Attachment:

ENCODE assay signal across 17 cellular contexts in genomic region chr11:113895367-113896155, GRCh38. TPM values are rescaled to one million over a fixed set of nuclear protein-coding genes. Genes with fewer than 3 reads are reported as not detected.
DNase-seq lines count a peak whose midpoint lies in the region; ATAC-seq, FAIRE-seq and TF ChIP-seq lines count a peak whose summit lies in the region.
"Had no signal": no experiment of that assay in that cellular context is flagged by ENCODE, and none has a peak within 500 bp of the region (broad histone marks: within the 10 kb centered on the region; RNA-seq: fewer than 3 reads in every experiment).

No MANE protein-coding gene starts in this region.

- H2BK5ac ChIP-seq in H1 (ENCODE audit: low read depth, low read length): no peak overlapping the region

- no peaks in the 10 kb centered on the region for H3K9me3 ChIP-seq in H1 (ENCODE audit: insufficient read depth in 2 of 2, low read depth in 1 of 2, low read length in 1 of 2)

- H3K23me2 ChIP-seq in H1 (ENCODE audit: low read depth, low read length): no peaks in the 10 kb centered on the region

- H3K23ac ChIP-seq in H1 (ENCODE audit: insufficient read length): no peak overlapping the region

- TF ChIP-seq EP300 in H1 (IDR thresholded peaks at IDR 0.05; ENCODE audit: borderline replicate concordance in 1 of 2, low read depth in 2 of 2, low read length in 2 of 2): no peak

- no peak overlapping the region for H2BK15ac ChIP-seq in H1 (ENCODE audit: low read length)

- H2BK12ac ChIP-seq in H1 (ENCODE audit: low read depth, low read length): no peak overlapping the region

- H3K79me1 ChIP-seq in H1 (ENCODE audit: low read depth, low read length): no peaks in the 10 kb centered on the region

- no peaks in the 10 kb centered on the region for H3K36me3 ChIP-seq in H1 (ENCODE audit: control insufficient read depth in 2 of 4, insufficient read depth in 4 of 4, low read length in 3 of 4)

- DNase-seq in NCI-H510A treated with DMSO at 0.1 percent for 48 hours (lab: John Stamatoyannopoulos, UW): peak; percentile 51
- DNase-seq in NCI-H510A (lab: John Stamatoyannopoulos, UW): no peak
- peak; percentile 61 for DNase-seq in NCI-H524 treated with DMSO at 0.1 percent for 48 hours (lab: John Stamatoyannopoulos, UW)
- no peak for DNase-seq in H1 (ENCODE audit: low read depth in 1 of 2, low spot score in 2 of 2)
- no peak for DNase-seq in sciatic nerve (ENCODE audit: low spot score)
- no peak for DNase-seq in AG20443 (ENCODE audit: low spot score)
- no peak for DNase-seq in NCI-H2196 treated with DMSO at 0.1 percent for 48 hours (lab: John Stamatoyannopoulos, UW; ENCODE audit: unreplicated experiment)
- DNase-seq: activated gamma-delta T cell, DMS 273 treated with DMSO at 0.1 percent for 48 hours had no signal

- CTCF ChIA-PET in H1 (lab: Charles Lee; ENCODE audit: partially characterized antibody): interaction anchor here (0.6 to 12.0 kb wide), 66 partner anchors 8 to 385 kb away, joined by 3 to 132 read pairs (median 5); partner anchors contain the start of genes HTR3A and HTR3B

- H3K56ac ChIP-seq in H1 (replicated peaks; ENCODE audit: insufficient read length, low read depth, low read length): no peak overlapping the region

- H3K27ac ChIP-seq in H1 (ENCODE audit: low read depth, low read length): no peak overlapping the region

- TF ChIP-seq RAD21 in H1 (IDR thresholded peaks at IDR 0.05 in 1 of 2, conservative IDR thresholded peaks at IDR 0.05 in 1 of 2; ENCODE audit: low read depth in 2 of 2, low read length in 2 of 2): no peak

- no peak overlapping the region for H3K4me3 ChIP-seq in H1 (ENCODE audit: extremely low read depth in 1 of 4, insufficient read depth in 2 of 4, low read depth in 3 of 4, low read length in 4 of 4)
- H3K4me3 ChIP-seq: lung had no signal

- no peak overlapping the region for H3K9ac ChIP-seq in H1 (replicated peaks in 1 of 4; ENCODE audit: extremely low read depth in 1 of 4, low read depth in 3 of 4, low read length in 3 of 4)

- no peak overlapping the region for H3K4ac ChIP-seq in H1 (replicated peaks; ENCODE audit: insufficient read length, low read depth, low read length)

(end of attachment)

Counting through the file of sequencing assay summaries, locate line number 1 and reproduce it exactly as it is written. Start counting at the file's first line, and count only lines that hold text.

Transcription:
ENCODE assay signal across 17 cellular contexts in genomic region chr11:113895367-113896155, GRCh38. TPM values are rescaled to one million over a fixed set of nuclear protein-coding genes. Genes with fewer than 3 reads are reported as not detected.